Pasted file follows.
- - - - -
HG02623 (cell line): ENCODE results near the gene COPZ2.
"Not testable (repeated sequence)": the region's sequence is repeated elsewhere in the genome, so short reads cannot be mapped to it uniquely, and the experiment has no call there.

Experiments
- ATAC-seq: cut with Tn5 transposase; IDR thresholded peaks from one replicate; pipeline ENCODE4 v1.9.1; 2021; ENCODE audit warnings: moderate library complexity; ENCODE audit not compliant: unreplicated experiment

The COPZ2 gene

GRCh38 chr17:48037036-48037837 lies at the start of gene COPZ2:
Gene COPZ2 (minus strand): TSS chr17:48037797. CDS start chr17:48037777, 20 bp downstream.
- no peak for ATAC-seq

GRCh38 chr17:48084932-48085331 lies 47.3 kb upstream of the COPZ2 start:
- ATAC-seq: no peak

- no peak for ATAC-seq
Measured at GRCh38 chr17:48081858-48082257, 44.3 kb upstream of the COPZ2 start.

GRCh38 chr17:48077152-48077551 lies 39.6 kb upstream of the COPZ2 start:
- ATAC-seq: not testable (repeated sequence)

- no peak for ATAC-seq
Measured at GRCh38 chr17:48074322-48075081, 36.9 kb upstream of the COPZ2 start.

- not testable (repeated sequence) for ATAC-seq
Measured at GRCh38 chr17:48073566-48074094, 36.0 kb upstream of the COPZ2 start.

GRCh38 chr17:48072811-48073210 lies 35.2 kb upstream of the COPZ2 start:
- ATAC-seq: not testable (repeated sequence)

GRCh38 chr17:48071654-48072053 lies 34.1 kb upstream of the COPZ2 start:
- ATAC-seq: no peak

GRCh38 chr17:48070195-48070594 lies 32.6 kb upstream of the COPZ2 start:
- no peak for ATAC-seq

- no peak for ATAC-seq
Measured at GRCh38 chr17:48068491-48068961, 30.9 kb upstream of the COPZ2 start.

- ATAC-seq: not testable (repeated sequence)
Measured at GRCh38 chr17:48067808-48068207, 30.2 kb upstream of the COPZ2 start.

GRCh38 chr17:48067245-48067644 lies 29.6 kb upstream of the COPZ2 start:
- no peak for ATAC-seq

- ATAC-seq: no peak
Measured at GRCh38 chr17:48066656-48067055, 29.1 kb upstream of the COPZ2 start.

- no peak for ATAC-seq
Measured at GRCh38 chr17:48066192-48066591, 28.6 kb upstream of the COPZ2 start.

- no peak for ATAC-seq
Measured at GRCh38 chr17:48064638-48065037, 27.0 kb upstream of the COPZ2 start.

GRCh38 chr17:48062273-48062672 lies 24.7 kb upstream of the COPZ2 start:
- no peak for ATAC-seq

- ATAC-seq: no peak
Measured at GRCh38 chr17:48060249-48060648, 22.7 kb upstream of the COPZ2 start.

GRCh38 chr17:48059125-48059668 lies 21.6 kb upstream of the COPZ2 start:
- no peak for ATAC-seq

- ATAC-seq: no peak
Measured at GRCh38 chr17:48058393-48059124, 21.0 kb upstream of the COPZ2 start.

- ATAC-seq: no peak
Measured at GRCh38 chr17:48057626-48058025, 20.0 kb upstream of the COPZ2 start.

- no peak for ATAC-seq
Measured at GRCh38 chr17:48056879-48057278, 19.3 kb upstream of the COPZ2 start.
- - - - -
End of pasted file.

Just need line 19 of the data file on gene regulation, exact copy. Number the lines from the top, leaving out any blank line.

GRCh38 chr17:48072811-48073210 lies 35.2 kb upstream of the COPZ2 start: